A grocery trip back home meant hopping into our fuel-efficient hybrid car and driving three or four miles to the nearest store. We’d enter armed with reusable grocery and produce bags, choose unpackaged fresh fruits and vegetables, bulk nuts and snacks, etc. Once home, the packaging would be separated into recycling (unsorted for the most part), compost and finally trash.
When we first arrived in Japan, the sheer amount of packaging used in the grocery stores hurt our green Cascadian hearts. Most snack items are individually packaged, then included in a larger package with a plastic tray and cellophane wrapper. Fruit and vegetables are rarely available per item. Rather, they are pre-packaged in cellophane-wrapped, culturally-friendly quantities.
As we approach the two-month mark in Japan, I’ve moved from appalled to thinking the Japanese might be on to something. Bear with me as I lay out my arguments for over-packaging.
Of course, the convenience of individually-packed items is nice. Whether packing work lunches or snacks for a weekend day trip, it’s easy to grab a few items, toss them in the bag and go. At home, we typically bought nuts, etc. in bulk and used plastic containers or re-used sandwich bags to take things to go. While we used our sandwich bags until they punctured, seeing some of our neighbors trash, I know most of those bags ended up in the general trash, creating as much landfill waste as if the items were individually packaged.
Could the same thing be true in Japan? Sure, but…
Japan has one of the world’s best waste management systems
I’ve written briefly before about the complex recycling system in Japan. In Kawagoe, we have nine categories of waste. On the extreme, the village of Kamikatsu in Tokushima Prefecture has 44 categories as its citizens aim to eliminate landfill-bound trash by 2020.
As of 2010, Japan recycled 77 percent of its plastic waste, compared to 20 percent in the U.S. There’s also a broader category of what types of plastics can be recycled. In Linn County, Oregon, for example, we had to throw away the lids to plastic bottles. Those are recyclable in Japan.
As refuse collection areas are shared by neighborhood, peer pressure encourages the proper sorting. All waste is required to be placed in transparent plastic bags and trash collectors will gently remind rule breakers of the proper sorting techniques.
Since the system is so good, it got me to thinking about the health benefits…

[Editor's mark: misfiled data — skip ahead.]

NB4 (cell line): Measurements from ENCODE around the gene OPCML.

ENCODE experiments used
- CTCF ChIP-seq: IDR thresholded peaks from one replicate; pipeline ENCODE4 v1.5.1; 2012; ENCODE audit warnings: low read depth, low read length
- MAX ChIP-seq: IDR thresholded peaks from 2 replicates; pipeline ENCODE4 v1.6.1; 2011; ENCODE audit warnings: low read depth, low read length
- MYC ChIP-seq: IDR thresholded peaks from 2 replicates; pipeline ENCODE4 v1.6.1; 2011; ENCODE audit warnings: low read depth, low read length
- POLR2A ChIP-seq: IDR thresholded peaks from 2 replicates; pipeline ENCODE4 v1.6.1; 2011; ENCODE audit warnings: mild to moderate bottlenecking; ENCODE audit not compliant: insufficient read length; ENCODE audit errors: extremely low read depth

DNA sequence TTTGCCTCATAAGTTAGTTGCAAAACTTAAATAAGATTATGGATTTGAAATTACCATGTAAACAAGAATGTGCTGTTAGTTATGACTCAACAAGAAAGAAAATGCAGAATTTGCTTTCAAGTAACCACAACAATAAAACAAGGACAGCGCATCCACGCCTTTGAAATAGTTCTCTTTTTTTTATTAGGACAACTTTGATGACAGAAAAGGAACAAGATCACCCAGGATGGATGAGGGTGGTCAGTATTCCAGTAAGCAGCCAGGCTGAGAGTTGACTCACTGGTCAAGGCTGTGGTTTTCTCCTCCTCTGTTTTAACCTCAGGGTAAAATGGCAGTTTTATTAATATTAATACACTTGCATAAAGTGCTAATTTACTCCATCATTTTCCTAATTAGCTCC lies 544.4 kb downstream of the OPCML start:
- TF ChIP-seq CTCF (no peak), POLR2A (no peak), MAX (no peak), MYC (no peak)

Individual serving sizes are better for your health
Japan is not a “super-sized” country. Restaurant portions are appropriate. Desserts in grocery stores come in smaller sizes. Actually, most items are an appropriate serving. According to an International Business Times article, the obesity rate in Japan is 3.5 percent compared to 34.9 percent in the U.S. The government has set a “maximum waist size” limit for people age 40 or older that, if breached, results in mandatory weight counseling and support sessions. Companies with high rates of obesity among its employees are fined.
The goal is not a socialist takeover of the individual rights of citizens, but a responsible approach to reducing weight-related diseases that put a burden on taxpayers to cover rising health care costs for preventable diseases (sound familiar, U.S.?). The result is a lifespan about five years longer than in the U.S.
We’ve noticed this on a personal level in our first two months here. I’ve already lost those stress-eating-related 20 lbs. I brought with me. Urban development built around walking and public transportation and a national culture of portion-control promotes general healthiness.
Want a Kit Kat? The individually-packaged ones have about 64 calories. I grab one, get my fix and move on with my day. Grab a Kit Kat at 7-11 in the states? 210 calories. That beautiful chocolate-carmel ice cream bar at home? 320 calories. The smaller version in Japan is just 160 calories. All the satisfaction with half the calories.
As an experiment, take what you consider a serving of a snack. Nuts are a great example. An actual serving of nuts, about 180 calories, is only 1/4 cup. My guess is you have at least two servings in your hand. I know I did.
There’s an increasing trend in processed convenience foods attributed to Japan’s fast-paced lifestyle. It will be interesting to see how this clashes with the anti-obesity campaign in the next couple decades.
Is it really better?
Frankly, I’m sure there’s a bunch of holes in my arguments. But generally, Japan does several things I agree with.
- There’s a national focus on responsible waste management and the system is enforced by the people, not the government. Grass roots support is critical in lasting change.
- The food industry supports a healthier diet through portion control. An individual can still choose to eat more, but servings are carved out via packaging. This makes overeating an informed choice vs. an ignorant one.
- Health care is managed with an eye toward the future. The obesity rate in the U.S. increased from 12 percent in 1990 to 23 percent in 2005. In 2010, it jumped to 35.7 percent. U.S. weight-related health care costs are estimated to be $147 billion annually. These are preventable diseases.